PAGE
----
The USS Dixon (AS-37), a submarine tender, was sunk by American carrier aircraft, and armed P-3 patrol aircraft. Navy explosives experts were able to sink the USS Merrill (DD-976) and Leftwich (DD-984) off the Hawaiian islands as part of a training exercise. And one they will probably never forget, as it is rare for EOD (Explosives Ordnance Disposal) folks to practice on ships, and sink them as well. The remaining ships were sunk by gunfire. Missiles and torpedoes, because they are so expensive, are rarely used for these sinkings. The ships are usually sunk in very deep (as in 10,000 feet or so) water.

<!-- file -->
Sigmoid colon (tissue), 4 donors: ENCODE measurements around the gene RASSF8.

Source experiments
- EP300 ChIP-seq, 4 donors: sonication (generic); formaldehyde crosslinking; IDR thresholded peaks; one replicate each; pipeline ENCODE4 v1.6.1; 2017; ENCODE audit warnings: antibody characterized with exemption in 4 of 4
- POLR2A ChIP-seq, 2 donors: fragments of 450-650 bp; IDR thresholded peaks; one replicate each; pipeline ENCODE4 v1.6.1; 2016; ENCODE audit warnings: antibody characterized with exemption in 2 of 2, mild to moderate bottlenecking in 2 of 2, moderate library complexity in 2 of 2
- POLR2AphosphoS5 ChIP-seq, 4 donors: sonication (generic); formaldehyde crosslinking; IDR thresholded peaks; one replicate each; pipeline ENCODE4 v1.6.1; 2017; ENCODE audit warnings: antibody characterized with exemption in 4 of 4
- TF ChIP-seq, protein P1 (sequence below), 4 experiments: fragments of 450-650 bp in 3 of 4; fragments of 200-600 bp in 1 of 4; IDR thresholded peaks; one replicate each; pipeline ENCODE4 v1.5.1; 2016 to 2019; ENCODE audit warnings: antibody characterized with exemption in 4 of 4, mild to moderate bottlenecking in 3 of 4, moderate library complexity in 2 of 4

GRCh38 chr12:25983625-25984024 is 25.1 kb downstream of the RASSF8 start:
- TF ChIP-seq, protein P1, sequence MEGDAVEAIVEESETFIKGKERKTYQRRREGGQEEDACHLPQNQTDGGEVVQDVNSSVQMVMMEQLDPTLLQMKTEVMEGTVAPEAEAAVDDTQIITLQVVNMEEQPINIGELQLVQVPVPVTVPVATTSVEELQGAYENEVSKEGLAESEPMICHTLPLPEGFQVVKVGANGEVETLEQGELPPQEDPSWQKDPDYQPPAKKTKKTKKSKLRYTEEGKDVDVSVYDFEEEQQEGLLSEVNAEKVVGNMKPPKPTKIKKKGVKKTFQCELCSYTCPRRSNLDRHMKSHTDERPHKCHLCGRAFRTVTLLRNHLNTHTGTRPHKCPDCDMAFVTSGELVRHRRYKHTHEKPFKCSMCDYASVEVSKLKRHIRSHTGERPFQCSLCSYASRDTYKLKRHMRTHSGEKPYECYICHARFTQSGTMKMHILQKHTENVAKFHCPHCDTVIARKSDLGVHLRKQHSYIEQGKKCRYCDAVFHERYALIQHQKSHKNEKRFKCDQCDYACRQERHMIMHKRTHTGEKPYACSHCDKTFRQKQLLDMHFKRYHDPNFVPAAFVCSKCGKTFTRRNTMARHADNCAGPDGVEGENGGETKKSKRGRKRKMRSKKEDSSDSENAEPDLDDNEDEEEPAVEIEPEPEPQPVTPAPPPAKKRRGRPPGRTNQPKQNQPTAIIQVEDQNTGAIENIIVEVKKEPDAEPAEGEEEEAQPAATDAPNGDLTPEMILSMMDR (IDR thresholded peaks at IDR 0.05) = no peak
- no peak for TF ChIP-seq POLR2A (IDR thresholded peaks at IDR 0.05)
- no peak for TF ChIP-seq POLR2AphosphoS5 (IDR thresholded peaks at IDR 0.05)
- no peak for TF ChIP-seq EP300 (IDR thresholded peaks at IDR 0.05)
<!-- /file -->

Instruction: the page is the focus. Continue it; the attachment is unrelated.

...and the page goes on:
Not all retired warships are scrapped. Many are instead used for target practice, or to test new weapons and their destructive power. In 2003, the U.S. Navy disposed of 15 decommissioned warship in this fashion. Some of them were destroyed by allied navies that had received used American warships, and were now done with them. These ships are often not given to the foreign navy, but transferred, and, technically, remain the property of the United States. But rather than return a frigate and destroyer, the Greek navy was allowed to use the ex-USS Trippe (FF-1075) and ex-USS Richard E. Byrd (DDG-44) for target practice off the island of Crete (the resting place of thousands of warships over the last four thousand years). The Taiwanese navy also sank the ex-USS English (DD-696).